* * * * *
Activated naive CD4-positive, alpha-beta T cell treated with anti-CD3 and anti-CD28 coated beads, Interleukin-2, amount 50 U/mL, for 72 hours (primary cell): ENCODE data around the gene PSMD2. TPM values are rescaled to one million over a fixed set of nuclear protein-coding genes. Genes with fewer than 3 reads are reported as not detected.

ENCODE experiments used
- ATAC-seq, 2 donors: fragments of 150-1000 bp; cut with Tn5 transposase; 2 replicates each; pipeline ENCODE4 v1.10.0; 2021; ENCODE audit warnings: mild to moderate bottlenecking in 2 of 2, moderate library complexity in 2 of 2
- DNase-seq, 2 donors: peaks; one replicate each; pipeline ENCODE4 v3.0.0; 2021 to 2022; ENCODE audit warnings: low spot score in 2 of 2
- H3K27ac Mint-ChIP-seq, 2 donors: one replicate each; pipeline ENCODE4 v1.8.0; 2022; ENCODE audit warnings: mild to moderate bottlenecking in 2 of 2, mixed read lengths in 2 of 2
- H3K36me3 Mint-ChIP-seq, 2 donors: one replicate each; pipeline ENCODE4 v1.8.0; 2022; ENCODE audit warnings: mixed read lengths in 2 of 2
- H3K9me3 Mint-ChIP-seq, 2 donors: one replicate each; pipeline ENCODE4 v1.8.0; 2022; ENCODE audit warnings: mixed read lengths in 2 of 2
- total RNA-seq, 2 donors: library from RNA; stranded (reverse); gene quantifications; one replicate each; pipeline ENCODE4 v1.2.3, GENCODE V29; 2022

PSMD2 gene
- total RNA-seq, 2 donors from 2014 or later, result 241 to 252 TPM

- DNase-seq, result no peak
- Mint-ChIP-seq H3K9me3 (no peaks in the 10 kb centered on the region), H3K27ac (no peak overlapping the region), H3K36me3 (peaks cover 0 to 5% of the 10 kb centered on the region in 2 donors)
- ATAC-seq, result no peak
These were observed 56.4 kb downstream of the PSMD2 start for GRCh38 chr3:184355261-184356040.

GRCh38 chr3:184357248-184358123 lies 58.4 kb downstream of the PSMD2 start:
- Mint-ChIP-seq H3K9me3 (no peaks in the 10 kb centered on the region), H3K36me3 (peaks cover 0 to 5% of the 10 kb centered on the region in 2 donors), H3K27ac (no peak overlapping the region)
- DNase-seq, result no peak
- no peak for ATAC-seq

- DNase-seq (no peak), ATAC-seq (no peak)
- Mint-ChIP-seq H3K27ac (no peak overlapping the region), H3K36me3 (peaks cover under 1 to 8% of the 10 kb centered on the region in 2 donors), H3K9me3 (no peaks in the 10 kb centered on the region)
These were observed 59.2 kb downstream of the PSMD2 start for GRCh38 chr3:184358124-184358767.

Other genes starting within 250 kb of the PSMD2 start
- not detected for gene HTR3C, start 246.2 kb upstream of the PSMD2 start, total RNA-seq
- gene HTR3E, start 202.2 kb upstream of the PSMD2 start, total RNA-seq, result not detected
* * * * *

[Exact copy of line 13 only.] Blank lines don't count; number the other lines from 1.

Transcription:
- ATAC-seq, result no peak